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Figuring Things Out!

by David Brock on March 2nd, 2021

Sadly, the trend in developing sales people skills is toward a higher level of prescription. We provide email sequences, we script conversations and talking points. We try to formularize all the activities our sales people do with customers.

But the world is complex, what our customers face is complex, what our people face is complex. Things change constantly, each customer situation is unique–to them, at a moment in time.

We can’t possibly think of everything out people will face, scripting how they handle these situations. Yet, we continue to spoon feed them everything we think they need.

And the results they produce are declining.

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4 Comments
  1. Joël van Beelen permalink

    ‘We provide email sequences, we script conversations and talking points.’

    These can be put in a sequence, made available via tech and thus measured. They can be scaled up or down, giving managers the illusion of control and predictability. (While often massive sales rep turnover is the most predictable outcome).

    ‘programs around problem solving, critical thinking, project management, collaborative conversations? …programs develop skills around the problems customers face and how we help them address them?…help customers learn how to figure things out?’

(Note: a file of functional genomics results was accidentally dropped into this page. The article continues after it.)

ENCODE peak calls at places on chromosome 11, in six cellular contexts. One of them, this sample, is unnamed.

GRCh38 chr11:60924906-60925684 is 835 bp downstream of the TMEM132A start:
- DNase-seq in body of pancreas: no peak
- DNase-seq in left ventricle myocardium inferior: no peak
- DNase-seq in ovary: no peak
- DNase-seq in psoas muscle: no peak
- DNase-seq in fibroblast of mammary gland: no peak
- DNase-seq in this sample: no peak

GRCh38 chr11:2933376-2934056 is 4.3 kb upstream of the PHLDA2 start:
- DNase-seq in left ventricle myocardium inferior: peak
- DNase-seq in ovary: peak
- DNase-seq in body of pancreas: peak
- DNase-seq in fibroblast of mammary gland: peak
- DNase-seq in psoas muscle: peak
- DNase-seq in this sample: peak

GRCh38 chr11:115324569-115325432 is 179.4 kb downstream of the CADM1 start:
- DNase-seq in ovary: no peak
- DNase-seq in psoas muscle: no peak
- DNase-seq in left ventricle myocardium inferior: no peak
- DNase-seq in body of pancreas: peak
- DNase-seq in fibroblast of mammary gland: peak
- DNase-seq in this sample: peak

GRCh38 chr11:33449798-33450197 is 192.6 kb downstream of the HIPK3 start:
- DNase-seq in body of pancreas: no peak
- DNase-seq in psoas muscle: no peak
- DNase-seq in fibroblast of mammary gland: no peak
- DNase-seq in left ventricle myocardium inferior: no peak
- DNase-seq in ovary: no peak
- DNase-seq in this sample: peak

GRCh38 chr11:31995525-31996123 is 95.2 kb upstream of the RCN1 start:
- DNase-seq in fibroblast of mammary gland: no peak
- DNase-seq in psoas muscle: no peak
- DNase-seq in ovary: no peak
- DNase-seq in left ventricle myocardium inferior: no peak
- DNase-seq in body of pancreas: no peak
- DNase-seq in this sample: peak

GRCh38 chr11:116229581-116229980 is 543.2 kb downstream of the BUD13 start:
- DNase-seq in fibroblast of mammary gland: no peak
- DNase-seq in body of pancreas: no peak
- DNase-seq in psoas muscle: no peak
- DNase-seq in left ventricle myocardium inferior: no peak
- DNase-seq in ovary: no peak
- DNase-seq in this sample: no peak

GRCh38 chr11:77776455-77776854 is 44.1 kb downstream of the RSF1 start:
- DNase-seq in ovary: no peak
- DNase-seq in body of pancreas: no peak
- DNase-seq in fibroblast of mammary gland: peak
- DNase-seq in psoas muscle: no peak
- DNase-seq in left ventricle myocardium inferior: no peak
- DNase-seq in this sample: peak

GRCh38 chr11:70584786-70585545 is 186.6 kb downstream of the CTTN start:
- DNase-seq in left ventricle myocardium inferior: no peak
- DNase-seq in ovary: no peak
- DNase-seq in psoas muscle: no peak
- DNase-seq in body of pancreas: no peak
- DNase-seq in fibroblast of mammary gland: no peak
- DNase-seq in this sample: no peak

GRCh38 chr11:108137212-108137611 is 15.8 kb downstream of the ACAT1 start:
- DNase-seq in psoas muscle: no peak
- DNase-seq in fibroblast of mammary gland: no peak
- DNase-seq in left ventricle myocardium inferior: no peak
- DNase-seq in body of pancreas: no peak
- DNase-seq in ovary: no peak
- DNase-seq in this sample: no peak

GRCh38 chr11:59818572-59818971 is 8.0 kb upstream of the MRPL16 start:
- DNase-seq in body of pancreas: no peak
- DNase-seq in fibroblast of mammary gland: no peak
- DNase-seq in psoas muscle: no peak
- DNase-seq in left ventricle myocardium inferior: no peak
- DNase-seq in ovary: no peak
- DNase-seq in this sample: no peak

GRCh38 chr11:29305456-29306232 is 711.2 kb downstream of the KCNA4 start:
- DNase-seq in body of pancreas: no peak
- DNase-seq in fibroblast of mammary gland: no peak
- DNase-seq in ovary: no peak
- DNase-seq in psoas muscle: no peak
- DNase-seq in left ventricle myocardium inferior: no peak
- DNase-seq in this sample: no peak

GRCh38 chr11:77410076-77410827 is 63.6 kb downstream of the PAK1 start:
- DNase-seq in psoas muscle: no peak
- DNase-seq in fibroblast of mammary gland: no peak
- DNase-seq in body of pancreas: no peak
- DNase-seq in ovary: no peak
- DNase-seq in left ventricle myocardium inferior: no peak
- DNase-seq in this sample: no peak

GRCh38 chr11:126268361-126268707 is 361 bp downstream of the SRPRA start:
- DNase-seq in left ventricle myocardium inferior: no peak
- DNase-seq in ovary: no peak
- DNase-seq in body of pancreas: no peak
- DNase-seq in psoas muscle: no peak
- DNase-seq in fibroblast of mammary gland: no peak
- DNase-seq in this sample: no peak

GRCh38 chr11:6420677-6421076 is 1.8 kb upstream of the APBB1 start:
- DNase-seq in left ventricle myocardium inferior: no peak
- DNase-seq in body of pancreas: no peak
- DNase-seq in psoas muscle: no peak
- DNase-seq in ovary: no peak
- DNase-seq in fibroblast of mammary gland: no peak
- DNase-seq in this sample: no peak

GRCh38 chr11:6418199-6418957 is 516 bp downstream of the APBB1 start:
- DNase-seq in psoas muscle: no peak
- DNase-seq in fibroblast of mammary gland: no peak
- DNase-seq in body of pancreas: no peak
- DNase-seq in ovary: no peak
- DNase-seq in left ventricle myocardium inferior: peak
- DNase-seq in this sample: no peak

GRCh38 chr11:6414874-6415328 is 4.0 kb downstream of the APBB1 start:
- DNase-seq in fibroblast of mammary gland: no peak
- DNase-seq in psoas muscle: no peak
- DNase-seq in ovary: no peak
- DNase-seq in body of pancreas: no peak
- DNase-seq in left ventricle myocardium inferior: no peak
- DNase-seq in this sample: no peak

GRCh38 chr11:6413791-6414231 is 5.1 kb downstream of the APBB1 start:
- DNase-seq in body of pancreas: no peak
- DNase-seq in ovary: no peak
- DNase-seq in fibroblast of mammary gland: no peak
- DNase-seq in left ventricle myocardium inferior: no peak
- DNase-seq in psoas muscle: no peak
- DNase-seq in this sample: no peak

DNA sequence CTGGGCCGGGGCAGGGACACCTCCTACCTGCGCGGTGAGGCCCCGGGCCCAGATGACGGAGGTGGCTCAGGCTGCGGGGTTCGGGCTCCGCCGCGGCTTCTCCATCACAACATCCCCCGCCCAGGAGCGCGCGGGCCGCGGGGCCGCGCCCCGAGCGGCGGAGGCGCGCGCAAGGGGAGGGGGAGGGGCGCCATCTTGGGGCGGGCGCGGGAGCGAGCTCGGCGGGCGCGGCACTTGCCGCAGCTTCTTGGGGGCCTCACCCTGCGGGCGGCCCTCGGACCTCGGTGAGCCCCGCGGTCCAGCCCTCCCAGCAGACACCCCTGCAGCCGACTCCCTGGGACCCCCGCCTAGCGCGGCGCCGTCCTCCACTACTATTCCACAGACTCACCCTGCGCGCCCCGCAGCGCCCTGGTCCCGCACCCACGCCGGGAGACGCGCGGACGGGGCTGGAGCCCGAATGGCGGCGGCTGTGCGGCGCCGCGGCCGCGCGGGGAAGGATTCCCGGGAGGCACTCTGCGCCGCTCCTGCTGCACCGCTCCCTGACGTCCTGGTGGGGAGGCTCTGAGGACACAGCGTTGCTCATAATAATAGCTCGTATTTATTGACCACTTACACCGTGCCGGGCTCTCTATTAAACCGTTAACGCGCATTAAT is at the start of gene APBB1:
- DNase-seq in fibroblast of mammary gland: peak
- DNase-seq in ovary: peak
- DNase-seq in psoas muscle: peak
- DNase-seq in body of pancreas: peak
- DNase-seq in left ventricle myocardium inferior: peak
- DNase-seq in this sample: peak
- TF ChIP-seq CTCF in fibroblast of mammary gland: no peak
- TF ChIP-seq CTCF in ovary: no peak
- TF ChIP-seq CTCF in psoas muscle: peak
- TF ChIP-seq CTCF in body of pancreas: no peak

These can’t be measured well the way managers prefer nor can you just upload them in a rep’s dashboard and expect results. These require sales reps to be independent thinkers, it’s hard to measure thinking. And independence is dangerous for reps because you might get evaluated on how you judged a situation. Whereas if you just followed guidance from above i.e. guidance from the software you’re looking at all day…

    Even salespeople who are in it for decades are mostly the voiceover to the product-manual during meetings is my experience. It’s comfortable and you don’t have to learn anything new. Apart from showcasing the newest features and other trinkets of course. Typically the status quo remains just that.